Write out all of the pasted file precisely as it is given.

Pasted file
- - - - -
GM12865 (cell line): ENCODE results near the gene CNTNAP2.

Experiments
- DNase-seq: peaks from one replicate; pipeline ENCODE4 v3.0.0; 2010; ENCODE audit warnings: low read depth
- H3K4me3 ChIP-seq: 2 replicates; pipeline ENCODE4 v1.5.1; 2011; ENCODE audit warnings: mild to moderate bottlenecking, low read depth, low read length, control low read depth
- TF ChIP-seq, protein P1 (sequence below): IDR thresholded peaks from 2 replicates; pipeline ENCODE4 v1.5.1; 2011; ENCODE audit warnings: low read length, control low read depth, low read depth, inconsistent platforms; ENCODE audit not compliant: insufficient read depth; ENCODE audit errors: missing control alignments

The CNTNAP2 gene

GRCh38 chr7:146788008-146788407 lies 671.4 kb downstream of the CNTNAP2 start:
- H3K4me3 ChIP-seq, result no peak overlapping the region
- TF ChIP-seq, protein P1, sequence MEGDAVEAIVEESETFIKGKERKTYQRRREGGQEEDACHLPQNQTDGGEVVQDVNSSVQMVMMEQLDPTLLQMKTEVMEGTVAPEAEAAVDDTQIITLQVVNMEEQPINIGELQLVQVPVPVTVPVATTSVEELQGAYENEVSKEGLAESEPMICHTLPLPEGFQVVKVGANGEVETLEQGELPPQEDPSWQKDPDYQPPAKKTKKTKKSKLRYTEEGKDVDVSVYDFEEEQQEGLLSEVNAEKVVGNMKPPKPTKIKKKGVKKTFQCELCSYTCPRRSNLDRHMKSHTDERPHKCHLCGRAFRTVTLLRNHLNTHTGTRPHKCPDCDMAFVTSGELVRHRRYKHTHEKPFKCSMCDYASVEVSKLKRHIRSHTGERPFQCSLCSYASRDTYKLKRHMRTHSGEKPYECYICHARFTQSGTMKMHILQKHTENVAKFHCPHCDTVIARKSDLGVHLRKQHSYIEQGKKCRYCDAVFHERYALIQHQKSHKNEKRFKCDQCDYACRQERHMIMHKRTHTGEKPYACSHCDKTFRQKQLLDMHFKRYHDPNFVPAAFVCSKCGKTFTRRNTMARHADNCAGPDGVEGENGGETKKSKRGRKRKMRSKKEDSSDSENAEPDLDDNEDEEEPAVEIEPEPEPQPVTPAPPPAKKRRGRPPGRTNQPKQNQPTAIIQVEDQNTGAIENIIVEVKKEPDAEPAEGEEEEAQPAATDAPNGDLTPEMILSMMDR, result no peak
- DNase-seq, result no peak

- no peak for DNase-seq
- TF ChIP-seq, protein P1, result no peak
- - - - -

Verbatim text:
GM12865 (cell line): ENCODE results near the gene CNTNAP2.

Experiments
- DNase-seq: peaks from one replicate; pipeline ENCODE4 v3.0.0; 2010; ENCODE audit warnings: low read depth
- H3K4me3 ChIP-seq: 2 replicates; pipeline ENCODE4 v1.5.1; 2011; ENCODE audit warnings: mild to moderate bottlenecking, low read depth, low read length, control low read depth
- TF ChIP-seq, protein P1 (sequence below): IDR thresholded peaks from 2 replicates; pipeline ENCODE4 v1.5.1; 2011; ENCODE audit warnings: low read length, control low read depth, low read depth, inconsistent platforms; ENCODE audit not compliant: insufficient read depth; ENCODE audit errors: missing control alignments

The CNTNAP2 gene

GRCh38 chr7:146788008-146788407 lies 671.4 kb downstream of the CNTNAP2 start:
- H3K4me3 ChIP-seq, result no peak overlapping the region
- TF ChIP-seq, protein P1, sequence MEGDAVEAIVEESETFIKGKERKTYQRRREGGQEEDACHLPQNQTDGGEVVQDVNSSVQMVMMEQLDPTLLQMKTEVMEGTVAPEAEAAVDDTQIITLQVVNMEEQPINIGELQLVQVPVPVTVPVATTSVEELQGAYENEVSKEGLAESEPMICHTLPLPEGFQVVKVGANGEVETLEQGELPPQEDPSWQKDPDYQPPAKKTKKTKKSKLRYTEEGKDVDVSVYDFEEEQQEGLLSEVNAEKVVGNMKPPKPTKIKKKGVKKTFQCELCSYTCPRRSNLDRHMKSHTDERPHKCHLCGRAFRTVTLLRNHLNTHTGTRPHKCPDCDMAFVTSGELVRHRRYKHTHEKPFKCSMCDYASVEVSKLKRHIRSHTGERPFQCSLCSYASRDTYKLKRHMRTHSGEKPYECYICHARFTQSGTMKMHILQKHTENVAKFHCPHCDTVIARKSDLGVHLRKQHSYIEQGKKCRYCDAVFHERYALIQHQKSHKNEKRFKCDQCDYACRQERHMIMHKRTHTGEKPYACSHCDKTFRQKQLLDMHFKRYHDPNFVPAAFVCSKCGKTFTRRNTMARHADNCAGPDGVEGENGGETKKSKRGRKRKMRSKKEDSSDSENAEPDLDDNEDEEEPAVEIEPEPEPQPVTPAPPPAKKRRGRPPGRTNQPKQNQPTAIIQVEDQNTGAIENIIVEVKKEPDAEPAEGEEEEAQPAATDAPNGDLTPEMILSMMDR, result no peak
- DNase-seq, result no peak

- no peak for DNase-seq
- TF ChIP-seq, protein P1, result no peak